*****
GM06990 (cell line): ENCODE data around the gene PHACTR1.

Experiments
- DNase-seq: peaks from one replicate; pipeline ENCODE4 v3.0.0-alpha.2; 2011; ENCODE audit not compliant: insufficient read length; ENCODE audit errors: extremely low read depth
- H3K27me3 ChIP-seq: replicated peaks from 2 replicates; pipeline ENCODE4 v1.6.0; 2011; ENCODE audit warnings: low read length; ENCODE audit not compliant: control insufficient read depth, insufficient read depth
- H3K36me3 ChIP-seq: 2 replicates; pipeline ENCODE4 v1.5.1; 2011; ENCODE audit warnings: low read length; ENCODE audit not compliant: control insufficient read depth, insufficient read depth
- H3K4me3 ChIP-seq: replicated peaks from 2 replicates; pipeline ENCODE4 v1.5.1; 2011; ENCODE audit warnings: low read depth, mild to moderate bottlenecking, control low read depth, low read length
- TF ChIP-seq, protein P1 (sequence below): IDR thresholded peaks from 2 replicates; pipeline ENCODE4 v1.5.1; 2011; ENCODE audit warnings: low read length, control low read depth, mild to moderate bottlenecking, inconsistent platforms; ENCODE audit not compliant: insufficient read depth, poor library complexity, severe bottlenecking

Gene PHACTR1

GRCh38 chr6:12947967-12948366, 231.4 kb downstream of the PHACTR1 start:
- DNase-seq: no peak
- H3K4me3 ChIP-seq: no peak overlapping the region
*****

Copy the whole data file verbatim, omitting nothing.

GM06990 (cell line): ENCODE data around the gene PHACTR1.

Experiments
- DNase-seq: peaks from one replicate; pipeline ENCODE4 v3.0.0-alpha.2; 2011; ENCODE audit not compliant: insufficient read length; ENCODE audit errors: extremely low read depth
- H3K27me3 ChIP-seq: replicated peaks from 2 replicates; pipeline ENCODE4 v1.6.0; 2011; ENCODE audit warnings: low read length; ENCODE audit not compliant: control insufficient read depth, insufficient read depth
- H3K36me3 ChIP-seq: 2 replicates; pipeline ENCODE4 v1.5.1; 2011; ENCODE audit warnings: low read length; ENCODE audit not compliant: control insufficient read depth, insufficient read depth
- H3K4me3 ChIP-seq: replicated peaks from 2 replicates; pipeline ENCODE4 v1.5.1; 2011; ENCODE audit warnings: low read depth, mild to moderate bottlenecking, control low read depth, low read length
- TF ChIP-seq, protein P1 (sequence below): IDR thresholded peaks from 2 replicates; pipeline ENCODE4 v1.5.1; 2011; ENCODE audit warnings: low read length, control low read depth, mild to moderate bottlenecking, inconsistent platforms; ENCODE audit not compliant: insufficient read depth, poor library complexity, severe bottlenecking

Gene PHACTR1

GRCh38 chr6:12947967-12948366, 231.4 kb downstream of the PHACTR1 start:
- DNase-seq: no peak
- H3K4me3 ChIP-seq: no peak overlapping the region